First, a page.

State medical scheme prioritises access at annual symposium
The journey towards universal healthcare access is gaining momentum, firmly supported by South Africa’s largest restricted medical scheme. This was one of the key messages to come out of the Government Employees Medical Scheme’s (GEMS) annual Symposium, which was convened in Soweto on Thursday.
Chairperson of the GEMS Board of Trustees, Ms Nontobeko Ntsinde, delivered the keynote address at the Symposium, outlining the priorities that GEMS will pursue in its strategic plan going forward.
“GEMS is an entity founded on the principles of equitable, affordable access, and with government being one of the key stakeholders, our position on NHI has remained resolutely to support its introduction and align the GEMS strategy going forward to the universal healthcare or National Health Insurance roadmap,” she explains.
“Our strategy for the next five years places greater emphasis on steering the healthcare industry towards universal healthcare. While it is important to continuously enhance GEMS’s operations to improve service provision and better health outcomes for members, we recognise that providing these in the long term requires bold moves to transform the healthcare industry.”
Held under the theme 10 years on: Towards universal healthcare – A case for primary healthcare provision and outcomes, the symposium brings together more than 400 local and international policy makers, academics, business leaders, funders, healthcare providers, healthcare scientists. The symposium aims to showcase some of the creative partnerships with various stakeholders that GEMS has harnessed to good effect in its first decade, and explores different perspectives towards the national goal of universal healthcare.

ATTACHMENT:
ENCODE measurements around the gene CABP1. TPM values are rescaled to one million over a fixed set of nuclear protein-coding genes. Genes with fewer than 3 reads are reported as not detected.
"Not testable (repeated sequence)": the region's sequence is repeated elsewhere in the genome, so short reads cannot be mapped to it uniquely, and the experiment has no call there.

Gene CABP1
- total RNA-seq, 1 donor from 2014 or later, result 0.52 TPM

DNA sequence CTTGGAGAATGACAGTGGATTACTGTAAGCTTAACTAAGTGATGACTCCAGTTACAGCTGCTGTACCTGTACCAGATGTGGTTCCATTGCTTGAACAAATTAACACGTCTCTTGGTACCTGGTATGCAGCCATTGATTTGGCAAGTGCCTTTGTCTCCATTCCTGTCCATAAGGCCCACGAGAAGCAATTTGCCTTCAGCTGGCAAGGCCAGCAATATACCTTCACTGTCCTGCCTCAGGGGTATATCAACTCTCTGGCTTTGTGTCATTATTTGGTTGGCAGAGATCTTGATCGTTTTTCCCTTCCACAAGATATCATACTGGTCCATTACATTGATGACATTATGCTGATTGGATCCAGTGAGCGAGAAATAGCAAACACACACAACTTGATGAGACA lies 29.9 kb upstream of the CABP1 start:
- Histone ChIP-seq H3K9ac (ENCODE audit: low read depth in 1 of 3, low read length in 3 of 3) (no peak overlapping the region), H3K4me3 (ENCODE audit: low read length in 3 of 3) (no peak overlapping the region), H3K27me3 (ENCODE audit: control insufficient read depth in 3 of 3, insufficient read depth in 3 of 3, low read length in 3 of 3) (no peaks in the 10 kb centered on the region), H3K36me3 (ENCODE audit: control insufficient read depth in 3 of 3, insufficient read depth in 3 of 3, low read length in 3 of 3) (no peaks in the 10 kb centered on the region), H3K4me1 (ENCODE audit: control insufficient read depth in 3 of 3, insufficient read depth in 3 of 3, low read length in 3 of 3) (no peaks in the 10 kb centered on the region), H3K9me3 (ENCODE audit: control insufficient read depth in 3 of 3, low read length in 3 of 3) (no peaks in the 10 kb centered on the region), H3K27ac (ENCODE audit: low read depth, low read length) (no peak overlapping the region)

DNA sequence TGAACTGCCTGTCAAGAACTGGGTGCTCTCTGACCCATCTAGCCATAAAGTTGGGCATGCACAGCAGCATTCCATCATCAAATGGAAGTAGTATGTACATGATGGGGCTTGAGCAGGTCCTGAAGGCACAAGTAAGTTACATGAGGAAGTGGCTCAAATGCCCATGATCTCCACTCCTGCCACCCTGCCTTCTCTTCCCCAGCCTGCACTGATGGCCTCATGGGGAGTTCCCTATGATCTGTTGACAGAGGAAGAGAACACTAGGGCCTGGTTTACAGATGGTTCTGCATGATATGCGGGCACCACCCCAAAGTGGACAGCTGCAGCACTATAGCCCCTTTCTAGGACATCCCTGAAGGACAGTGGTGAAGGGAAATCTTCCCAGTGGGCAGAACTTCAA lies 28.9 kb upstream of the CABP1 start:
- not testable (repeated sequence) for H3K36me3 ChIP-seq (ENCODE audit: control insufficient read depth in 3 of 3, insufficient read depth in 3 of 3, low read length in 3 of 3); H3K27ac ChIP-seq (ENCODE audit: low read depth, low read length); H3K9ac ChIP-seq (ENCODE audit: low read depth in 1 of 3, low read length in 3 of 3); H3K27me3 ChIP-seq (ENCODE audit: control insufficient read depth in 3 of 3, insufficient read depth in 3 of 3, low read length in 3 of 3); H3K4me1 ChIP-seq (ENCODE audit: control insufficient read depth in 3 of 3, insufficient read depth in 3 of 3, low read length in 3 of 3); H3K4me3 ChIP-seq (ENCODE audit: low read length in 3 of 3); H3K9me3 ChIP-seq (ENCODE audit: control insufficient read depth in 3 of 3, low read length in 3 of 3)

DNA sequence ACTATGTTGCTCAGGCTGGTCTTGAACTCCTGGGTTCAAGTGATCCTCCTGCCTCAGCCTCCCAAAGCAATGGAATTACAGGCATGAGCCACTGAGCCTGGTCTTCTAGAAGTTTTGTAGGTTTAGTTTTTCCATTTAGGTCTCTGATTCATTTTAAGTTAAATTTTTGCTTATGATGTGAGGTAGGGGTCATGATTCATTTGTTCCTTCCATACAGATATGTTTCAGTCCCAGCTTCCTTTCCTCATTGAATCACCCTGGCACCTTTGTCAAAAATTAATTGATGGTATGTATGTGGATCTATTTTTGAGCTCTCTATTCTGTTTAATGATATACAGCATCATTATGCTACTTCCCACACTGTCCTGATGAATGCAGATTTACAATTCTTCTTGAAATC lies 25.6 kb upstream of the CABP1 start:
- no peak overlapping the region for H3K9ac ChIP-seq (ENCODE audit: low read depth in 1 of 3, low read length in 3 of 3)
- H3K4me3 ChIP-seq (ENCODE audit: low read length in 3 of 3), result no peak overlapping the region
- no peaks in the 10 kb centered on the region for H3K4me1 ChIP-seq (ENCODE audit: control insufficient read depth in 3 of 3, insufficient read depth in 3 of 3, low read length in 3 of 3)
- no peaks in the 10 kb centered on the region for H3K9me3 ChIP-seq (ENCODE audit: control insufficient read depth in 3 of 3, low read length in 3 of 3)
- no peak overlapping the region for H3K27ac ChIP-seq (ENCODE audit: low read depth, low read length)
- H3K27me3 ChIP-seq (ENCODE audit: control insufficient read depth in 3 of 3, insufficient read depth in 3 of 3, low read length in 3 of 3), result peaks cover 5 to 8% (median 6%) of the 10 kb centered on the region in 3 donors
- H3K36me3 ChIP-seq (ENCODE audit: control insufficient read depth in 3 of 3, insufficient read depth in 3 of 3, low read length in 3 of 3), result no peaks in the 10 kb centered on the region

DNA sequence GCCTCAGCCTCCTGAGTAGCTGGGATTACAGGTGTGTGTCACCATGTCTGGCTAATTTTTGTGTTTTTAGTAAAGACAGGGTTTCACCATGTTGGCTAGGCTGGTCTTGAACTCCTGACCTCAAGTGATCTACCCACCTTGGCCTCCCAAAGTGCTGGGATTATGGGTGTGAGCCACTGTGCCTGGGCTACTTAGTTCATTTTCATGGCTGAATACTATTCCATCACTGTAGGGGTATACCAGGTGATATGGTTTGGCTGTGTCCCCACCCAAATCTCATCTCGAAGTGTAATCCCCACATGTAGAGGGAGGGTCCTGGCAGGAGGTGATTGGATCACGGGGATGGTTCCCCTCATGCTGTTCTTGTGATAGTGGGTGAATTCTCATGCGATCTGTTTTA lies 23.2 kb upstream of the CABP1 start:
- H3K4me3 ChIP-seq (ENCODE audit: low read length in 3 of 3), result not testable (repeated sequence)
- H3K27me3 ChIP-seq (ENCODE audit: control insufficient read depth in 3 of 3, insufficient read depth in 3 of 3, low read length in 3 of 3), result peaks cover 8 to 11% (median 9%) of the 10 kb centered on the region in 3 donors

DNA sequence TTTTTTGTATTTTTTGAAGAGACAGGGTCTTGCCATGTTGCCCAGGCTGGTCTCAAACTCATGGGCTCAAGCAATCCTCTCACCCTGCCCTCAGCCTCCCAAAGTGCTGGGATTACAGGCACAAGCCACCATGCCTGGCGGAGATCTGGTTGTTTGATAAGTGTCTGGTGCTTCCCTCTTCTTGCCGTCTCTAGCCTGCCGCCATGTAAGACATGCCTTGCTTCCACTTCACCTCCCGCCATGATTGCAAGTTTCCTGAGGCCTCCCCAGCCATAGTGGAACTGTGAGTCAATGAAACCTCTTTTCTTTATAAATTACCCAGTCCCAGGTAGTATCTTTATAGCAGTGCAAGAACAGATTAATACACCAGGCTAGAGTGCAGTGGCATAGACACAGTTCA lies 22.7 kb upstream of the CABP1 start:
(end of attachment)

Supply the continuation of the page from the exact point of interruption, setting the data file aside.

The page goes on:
Ntsinde observes that Competition Commission’s recent market inquiry into the private healthcare sector indicates that the status quo is unsustainable. “Disproportionate healthcare spend between the public and private sector, gaps in affordability and accessibility, escalating costs and increasing claims patterns without the commensurate improvement in quality or health outcomes in a highly consolidated administration environment, means a major transformation is required in the industry.”
GEMS sought to break out of the traditional health funding paradigm to create models that will redefine how the healthcare system operates. “Partnering with organs of state, we will progressively look at ways of balancing quality, access and sustainability through active strategic purchasing and sourcing, as well as improving health disease management programmes,” she elaborates.
Ntsinde says that GEMS is uniquely placed to contribute its experience towards the realisation of National Health Insurance (NHI), having 1.8 million lives under its care with annual contributions totalling R30 billion and the lowest non-healthcare expenditure rate in the industry.
“GEMS’s mandate is not like that of a listed company, which is looking to provide returns for investors. Our duty is to provide social good to public service employees, making healthcare accessible to them and their families.
“The Scheme was set up as a precursor to the NHI; our model is supposed to chart the way for the nation’s healthcare provision as envisioned in the Constitution and the Freedom Charter,” Ntsinde concluded.